2. Determining cognitive strengths and weaknesses

Every brain develops differently based on genetic, developmental, environmental, and cultural factors. The results of a neuropsychological evaluation will describe your client’s individual profile of cognitive functioning.

3. Establishing a cognitive baseline or monitoring interval progress 

In the case of an acquired or developmental event or injury, results can help determine what cognitive functions have been impacted and to what extent. Routine re-evaluations can also help track rate of recovery or deterioration, inform prognosis, and determine the effectiveness of implemented interventions.

4. Treatment planning 

An accurate diagnosis is often considered a cornerstone to effective treatment. A profile of your client’s cognitive abilities can help guide the focus of treatment and identify the ways in which a client’s strengths may have clinical utility to compensate for deficits.

How can we help clients prepare for a neuropsychological evaluation?

Depending on the referral question, test administrations can take between two to eight hours. While your client will be encouraged to take frequent breaks, the average length of an evaluation is typically between three to six hours.

  • You should encourage your client to get adequate sleep the night before their evaluation, eat a high-energy breakfast in the morning, and take all medications as prescribed. But keep in mind that the neuropsychologist may suggest something different during the clinical interview process.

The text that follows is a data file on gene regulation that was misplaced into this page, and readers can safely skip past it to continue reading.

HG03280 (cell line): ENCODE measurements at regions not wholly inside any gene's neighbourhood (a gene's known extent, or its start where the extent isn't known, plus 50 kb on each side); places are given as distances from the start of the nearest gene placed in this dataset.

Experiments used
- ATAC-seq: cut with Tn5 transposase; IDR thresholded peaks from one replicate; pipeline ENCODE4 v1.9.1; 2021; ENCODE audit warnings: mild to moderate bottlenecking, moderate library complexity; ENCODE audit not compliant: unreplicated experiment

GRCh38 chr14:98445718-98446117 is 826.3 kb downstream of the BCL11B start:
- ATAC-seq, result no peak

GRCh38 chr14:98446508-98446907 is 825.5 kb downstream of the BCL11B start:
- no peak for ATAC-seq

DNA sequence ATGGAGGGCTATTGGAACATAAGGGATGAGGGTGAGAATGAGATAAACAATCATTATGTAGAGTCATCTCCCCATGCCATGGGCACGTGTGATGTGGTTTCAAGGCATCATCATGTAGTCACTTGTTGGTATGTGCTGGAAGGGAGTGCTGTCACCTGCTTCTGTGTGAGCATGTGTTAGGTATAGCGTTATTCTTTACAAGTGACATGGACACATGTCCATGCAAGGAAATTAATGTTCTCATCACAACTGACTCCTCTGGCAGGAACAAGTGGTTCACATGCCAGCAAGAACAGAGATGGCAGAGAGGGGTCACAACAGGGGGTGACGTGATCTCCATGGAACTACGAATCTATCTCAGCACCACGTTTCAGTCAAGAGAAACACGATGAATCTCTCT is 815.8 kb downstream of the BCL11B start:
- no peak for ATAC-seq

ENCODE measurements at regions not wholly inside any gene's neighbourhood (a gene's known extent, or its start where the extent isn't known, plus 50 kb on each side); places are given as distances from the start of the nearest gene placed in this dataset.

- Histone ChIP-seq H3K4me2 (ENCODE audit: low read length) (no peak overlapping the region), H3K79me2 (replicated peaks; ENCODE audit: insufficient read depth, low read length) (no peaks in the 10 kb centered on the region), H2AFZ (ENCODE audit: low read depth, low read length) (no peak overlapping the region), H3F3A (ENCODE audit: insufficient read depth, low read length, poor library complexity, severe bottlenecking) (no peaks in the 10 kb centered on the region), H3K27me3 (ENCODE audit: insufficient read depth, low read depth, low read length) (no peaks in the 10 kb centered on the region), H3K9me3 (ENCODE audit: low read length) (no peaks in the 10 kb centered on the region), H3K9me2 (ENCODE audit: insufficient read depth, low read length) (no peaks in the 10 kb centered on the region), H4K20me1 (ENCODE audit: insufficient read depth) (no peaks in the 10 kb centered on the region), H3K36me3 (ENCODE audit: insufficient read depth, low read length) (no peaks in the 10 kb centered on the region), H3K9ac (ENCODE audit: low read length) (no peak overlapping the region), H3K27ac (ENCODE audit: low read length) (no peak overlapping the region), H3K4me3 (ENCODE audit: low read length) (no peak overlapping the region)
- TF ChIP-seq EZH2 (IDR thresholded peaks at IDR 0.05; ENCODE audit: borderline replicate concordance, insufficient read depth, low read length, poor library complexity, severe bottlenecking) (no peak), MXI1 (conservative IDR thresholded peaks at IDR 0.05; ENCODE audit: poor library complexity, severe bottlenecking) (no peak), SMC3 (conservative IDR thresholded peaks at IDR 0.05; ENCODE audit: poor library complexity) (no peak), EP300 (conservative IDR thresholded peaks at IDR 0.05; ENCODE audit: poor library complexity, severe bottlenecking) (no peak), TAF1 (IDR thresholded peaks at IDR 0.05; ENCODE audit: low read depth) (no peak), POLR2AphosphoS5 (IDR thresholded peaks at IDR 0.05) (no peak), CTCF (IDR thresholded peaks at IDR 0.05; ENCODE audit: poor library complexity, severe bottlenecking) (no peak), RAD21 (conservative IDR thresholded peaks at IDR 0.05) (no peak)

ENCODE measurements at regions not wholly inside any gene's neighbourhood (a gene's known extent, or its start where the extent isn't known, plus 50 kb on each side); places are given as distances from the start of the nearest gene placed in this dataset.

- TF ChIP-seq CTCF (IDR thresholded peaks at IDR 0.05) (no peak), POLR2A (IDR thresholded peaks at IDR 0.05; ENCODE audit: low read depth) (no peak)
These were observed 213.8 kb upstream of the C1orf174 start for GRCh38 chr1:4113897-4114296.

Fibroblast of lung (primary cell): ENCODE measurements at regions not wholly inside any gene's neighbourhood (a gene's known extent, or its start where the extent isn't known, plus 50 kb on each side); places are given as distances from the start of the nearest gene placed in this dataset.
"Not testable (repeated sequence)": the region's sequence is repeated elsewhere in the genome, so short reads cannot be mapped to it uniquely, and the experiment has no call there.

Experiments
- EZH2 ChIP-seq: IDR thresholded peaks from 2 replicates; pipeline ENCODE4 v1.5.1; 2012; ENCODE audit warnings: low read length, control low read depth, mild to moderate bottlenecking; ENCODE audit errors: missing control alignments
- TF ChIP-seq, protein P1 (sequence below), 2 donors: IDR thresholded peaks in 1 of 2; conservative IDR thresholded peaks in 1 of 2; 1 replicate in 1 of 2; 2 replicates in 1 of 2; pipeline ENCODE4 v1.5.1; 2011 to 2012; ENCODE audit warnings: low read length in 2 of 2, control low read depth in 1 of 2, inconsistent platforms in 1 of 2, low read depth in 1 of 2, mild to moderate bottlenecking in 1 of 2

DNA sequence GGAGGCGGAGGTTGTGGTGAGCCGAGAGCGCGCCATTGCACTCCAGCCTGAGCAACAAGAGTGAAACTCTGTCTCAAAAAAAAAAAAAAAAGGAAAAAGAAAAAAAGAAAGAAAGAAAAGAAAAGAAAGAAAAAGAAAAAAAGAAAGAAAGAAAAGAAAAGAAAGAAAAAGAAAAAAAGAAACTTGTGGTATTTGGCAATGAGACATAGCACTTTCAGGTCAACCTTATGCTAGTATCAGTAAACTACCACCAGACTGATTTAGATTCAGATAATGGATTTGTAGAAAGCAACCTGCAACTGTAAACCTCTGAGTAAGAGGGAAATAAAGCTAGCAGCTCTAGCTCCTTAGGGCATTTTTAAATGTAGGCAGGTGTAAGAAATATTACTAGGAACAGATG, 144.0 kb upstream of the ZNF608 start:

• Your client should also arrive with all necessary assistive devices (glasses, contacts, hearing aids, etc.) and be free of all mood-altering drugs. Providing previous medical records will also be helpful. This includes previous testing reports, academic records (e.g., IEP and 504 plans), and neuroimaging (e.g., CT or MRI scans).
  • Due to the length of some evaluations, it may be necessary to also bring snacks or plan for a meal break. And lastly, your client will be mentally drained after their evaluation. As such, they should plan not to return to work or school or do any other mentally taxing tasks.

After feedback is provided, a neuropsychologist may continue to collaborate with other treatment team members to coordinate care. They may also be available for further consultation to answer any questions about the results and recommendations or participate in multidisciplinary meetings to advocate for school or workplace accommodation.

While there are many benefits to referring for a neuropsychological evaluation, results can help to deepen your understanding of your client’s cognitive and emotional functioning, which helps to determine next steps for effective treatment.


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Author

Krystel Salandanan

Psy – Trainer, Crisis & Trauma Resource Institute